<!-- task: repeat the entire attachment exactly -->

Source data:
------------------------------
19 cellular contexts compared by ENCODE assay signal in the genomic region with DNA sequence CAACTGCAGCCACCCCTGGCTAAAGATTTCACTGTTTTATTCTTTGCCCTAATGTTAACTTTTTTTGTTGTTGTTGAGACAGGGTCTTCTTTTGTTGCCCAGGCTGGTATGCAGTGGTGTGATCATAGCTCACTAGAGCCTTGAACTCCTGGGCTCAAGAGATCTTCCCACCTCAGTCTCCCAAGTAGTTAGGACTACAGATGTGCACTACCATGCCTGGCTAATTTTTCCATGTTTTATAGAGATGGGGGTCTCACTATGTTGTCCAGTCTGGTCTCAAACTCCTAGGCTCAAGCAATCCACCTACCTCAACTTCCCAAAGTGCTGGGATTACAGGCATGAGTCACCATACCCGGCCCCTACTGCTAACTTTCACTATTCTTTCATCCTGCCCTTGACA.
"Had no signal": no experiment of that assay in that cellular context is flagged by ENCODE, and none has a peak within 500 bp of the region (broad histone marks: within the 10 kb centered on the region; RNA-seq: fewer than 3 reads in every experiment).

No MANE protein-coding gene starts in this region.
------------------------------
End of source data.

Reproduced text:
19 cellular contexts compared by ENCODE assay signal in the genomic region with DNA sequence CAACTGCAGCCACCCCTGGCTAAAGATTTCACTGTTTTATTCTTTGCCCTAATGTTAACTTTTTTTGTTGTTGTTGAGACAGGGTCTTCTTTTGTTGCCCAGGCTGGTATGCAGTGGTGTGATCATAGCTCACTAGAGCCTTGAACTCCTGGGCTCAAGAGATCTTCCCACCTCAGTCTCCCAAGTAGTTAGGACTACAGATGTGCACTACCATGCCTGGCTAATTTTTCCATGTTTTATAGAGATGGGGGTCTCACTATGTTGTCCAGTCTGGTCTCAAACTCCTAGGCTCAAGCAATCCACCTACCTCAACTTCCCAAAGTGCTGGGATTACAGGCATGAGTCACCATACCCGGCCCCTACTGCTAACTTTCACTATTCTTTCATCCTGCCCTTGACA.
"Had no signal": no experiment of that assay in that cellular context is flagged by ENCODE, and none has a peak within 500 bp of the region (broad histone marks: within the 10 kb centered on the region; RNA-seq: fewer than 3 reads in every experiment).

No MANE protein-coding gene starts in this region.